Mr Austin and Mr Blackman added: "Ignorance and hate have led to horrific crimes throughout history and these posts highlight just how much a new Holocaust Memorial and Learning Centre is needed.
"This Memorial and Learning Centre, next to Parliament, will stand as a lasting reminder of the need for each one of us to stand up and tackle prejudice and intolerance wherever and whenever it is found."
On Monday, Chief Rabbi Ephraim Mirvis was among those to add messages of support for the £50 million project.
The Chief Rabbi - who was on the panel of judges to pick the preferred memorial design alongside Holocaust survivor Sir Ben Helfgott and London Mayor Sadiq Khan - wrote: “The memorial will act as a permanent reminder of Britain's role in easing the suffering caused by the Holocaust.
“ It will commemorate the time when our nation acted to save and protect Jewish people from persecution and murder and remind us that we should never close our doors to those who need our help. It will also take a sobering look at our continental history, challenging future generations to safeguard our society from the very worst crimes against humanity.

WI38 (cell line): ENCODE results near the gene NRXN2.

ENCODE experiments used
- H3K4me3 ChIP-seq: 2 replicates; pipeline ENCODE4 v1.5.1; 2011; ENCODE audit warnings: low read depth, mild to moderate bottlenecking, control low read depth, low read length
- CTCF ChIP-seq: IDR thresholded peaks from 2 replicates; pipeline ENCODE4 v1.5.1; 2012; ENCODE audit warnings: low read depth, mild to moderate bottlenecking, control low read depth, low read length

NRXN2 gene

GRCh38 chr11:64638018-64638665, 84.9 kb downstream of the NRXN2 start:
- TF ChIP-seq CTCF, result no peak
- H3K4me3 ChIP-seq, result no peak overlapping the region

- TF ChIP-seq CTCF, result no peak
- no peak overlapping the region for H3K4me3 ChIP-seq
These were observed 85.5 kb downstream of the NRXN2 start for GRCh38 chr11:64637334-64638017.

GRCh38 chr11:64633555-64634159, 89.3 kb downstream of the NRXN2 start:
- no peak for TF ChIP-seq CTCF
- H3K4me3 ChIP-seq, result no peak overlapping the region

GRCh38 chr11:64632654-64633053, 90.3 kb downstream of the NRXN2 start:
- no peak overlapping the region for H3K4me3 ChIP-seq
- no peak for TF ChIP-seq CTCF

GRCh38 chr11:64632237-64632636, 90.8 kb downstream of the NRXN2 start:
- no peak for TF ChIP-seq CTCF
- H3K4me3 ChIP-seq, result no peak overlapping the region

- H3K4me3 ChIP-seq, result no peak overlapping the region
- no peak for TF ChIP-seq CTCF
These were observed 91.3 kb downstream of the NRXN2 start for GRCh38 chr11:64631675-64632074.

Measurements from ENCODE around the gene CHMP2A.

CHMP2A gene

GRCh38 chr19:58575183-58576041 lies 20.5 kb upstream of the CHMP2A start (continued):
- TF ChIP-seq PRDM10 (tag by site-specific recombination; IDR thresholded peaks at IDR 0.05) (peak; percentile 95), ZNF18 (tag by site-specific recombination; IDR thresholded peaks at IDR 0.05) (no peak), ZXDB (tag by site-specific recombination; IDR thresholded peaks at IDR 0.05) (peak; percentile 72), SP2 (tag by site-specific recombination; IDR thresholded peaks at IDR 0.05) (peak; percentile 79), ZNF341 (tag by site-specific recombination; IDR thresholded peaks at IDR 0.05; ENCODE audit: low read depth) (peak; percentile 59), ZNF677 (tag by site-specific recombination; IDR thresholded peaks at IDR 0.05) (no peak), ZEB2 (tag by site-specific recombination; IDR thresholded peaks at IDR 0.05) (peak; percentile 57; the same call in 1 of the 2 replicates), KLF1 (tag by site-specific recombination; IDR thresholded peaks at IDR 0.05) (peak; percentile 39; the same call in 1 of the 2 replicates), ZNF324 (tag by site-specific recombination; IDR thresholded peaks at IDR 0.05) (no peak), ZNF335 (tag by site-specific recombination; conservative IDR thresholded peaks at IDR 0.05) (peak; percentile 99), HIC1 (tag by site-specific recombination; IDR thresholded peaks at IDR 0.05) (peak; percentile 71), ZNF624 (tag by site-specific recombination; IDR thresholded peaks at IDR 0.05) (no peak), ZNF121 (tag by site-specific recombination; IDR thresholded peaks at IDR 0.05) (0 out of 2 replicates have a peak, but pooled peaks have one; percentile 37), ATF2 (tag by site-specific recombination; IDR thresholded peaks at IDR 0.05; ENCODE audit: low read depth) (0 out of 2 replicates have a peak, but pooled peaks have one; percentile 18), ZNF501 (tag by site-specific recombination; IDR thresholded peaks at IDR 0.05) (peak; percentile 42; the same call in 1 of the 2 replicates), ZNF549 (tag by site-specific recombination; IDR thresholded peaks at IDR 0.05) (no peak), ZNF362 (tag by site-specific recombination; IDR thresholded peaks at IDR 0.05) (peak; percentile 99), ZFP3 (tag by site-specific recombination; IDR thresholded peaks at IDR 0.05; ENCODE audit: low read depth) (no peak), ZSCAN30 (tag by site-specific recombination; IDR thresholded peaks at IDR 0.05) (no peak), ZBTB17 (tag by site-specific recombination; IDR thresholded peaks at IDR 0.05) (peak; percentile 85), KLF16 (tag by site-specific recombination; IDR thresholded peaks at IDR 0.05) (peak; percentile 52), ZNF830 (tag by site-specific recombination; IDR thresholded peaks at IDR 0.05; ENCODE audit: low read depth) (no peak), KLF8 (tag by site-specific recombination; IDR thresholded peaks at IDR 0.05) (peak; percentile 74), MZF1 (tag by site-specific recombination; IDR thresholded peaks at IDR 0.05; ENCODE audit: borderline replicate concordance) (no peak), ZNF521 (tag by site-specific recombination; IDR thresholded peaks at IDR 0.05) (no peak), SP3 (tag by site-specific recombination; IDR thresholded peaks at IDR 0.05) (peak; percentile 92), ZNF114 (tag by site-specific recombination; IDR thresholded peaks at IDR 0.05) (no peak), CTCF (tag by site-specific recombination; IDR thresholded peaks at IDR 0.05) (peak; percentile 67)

“The memorial will provide a unique reminder of the fundamental responsibility that our democratic institutions share - to stand up for our values, and to cultivate a new generation of engaged citizens that can hold decision makers to account for decades to come."
Other people commented online in support of the prokect. One identified herself as the widow of a Shoah survivor. She wrote: "Even though mainland Britain wasn't occupied, the Channel Islands were. It is very important to have a memorial and an education centre as a national place of memory, communication and understanding.
"I think it is very important to have it in the capital and where it is next to Westminster is very good.”
Holocaust survivor Jan Goldberger, who lives in Cricklewood, wrote the memorial was important because "there are already deniers".
"The Holocaust is well documented even the perpetrators admit it... The memorial helps us all remember. It should definitely be outside parliament. It is very important that there is a learning centre.”